Susan E. Mazer, Ph.D. Blog

Thoughts and ideas on healthcare

Hi, and welcome to my blog! I'm Susan E. Mazer -- a knowledge expert and thought leader on how the environment of care impacts the patient experience. Topics I write about include safety, satisfaction, hospital noise, nursing, care at the bedside, and much more. Subscribe below to get email notices so you won't miss any great content.

Compassionate Leadership: The Time is Now, and the Need is Urgent

February 4, 2021

We make many demands of our nurses. We expect their clinical knowledge and practice to be informed by the best research, their response to our needs to be immediate, and their ability to care for us to be flawless. Without us having to tell them anything. On top of that, we want them to be kind, compassionate, and be personal with us. The list of demands is endless. And, with COVID-19 overwhelming the whole health system, nurses have borne more of the burden of care, suffered their own grief in silence, and shown up every day, no matter their own exhaustion.

So how do we care for our nurses? At what point do we acknowledge that the defining difference between the nurse and the patient is only acuity. Acuity can change in a moment. The fickleness of acuity is apparent in how many of our clinicians, including physicians and nurses, have succumbed to COVID-19.

In their system-wide practice of compassion as an organizational ethic, The National Health System (NHS) in Britain has long known that compassion is a daily practice, not only moral ethic. In a NHS blog written in March 2020, The NHS called on compassionate leadership to address the ongoing and deep-seeded needs of nurses during COVID-19.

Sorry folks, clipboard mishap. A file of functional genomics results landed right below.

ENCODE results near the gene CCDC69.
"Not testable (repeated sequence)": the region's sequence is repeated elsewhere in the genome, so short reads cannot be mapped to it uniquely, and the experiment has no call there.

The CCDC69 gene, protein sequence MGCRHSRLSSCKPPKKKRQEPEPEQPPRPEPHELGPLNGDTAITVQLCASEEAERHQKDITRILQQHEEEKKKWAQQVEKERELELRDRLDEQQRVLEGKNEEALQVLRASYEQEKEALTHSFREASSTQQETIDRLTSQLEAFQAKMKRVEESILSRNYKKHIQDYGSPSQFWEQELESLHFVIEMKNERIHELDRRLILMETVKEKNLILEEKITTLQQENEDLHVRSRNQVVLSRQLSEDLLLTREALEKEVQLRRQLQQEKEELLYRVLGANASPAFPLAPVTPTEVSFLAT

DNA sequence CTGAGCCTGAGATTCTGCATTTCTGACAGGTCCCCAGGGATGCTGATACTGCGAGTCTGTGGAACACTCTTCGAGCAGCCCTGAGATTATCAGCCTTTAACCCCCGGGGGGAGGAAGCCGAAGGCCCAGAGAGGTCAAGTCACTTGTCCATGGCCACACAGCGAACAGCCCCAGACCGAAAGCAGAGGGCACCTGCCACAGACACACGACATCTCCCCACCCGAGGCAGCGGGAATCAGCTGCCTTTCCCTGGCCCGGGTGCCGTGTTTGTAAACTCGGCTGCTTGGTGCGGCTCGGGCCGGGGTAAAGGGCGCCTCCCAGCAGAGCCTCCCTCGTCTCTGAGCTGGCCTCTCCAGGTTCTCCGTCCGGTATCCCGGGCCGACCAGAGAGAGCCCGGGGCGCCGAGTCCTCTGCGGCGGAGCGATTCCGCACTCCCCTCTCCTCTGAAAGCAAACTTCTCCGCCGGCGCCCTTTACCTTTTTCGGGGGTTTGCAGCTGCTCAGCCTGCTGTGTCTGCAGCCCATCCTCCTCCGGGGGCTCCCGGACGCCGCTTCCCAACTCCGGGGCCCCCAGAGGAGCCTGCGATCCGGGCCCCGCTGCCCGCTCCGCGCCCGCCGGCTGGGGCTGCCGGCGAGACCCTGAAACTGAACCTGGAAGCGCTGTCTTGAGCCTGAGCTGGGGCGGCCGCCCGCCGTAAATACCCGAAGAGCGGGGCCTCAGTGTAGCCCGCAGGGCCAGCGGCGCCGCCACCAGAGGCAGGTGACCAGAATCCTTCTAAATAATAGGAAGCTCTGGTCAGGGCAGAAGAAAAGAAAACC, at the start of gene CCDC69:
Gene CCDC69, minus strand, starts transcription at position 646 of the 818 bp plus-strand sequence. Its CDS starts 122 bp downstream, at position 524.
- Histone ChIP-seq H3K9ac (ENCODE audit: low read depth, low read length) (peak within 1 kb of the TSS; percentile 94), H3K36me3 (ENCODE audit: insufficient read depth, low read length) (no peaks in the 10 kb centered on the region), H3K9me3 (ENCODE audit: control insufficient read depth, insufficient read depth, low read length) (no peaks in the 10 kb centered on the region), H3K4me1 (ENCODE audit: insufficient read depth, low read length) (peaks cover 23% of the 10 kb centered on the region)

Although the differences between the American and British healthcare systems have been well documented, the respective needs of their clinical and non-clinical staff are more similar than different. The response to being treated with compassion and practicing in a compassionate culture is your employees and team will feel more positive, reassured, and regenerative.

From the NHS Annual Kings Fund Summit, “Compassionate leadership in practice means leaders listening with fascination to those they lead, arriving at a shared (rather than imposed) understanding of the challenges they face, empathizing with and caring for them, and then taking action to help or support them.”

When applying that statement to the current state of American healthcare, you can pull the following steps to operationalize compassionate leadership:

  1. Listen with interest and curiosity
  2. Empathize with their concerns
  3. Demonstrate and care for your nurses on a consistent basis
  4. Act on their concerns and needs in a timely manner

At the beginning of the COVID-19 pandemic there was a surge of public acknowledgment for the front-line workers. Now, we have pandemic fatigue and the efforts to be visibly grateful to frontline workers has dissipated.

Going back to the NHS blog, the authors bluntly call out the long-held tendency to “command and control” amid an emergency. However, the crisis we are in currently, calls for us to go to a higher plane of human caring.

Dr. Jean Watson in her theory of Human Caring, calls for nurses to practice loving-kindness and equanimity to self and others. She says, “Compassionate leadership is the most potent way people can deal with what feels frightening and overwhelming and leaders need to focus compassion on all those who provide health and care services whatever their role or grade.”

Compassion is a daily practice that every leader wherever they work can apply but is especially important for those on the frontline of this pandemic. We can offer compassion regardless of the urgency that surrounds us.

How are you bringing compassion into your workplace and what does compassionate leadership look like to you? Send me an email with your thoughts: smazer@healinghealth.com.

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